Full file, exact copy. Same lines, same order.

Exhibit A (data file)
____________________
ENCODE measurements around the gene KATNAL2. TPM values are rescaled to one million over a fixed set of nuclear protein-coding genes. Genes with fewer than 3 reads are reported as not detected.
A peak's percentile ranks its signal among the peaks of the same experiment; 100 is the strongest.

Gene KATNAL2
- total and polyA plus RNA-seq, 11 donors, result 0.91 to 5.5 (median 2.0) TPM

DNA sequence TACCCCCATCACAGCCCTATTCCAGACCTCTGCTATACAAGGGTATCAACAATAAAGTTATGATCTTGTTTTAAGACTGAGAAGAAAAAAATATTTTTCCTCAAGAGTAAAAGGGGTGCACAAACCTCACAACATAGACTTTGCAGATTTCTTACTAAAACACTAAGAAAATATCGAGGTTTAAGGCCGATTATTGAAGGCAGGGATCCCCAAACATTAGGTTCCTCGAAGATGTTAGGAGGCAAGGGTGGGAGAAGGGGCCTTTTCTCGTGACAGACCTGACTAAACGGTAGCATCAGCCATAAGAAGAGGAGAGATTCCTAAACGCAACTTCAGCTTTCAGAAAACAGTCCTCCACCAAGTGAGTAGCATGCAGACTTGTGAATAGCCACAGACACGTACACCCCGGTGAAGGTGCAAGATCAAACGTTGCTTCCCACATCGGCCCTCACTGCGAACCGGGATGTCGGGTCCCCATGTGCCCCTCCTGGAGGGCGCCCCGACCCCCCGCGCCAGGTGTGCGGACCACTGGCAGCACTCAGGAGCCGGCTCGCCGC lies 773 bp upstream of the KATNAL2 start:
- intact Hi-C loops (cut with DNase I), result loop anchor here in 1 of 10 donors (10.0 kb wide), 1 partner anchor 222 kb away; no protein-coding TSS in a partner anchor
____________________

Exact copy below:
ENCODE measurements around the gene KATNAL2. TPM values are rescaled to one million over a fixed set of nuclear protein-coding genes. Genes with fewer than 3 reads are reported as not detected.
A peak's percentile ranks its signal among the peaks of the same experiment; 100 is the strongest.

Gene KATNAL2
- total and polyA plus RNA-seq, 11 donors, result 0.91 to 5.5 (median 2.0) TPM

DNA sequence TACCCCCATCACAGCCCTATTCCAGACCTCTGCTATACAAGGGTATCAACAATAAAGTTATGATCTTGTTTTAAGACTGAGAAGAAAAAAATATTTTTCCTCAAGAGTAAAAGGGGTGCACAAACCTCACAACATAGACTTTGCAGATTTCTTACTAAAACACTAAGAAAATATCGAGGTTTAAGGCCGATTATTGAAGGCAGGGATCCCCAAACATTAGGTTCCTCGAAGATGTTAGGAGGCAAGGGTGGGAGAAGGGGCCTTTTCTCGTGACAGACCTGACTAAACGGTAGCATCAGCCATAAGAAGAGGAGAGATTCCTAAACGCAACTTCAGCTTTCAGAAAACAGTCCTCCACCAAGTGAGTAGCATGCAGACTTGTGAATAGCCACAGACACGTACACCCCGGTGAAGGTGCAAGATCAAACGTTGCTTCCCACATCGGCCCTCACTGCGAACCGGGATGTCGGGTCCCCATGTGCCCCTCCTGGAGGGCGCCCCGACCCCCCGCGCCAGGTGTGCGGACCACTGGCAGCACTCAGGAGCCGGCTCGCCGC lies 773 bp upstream of the KATNAL2 start:
- intact Hi-C loops (cut with DNase I), result loop anchor here in 1 of 10 donors (10.0 kb wide), 1 partner anchor 222 kb away; no protein-coding TSS in a partner anchor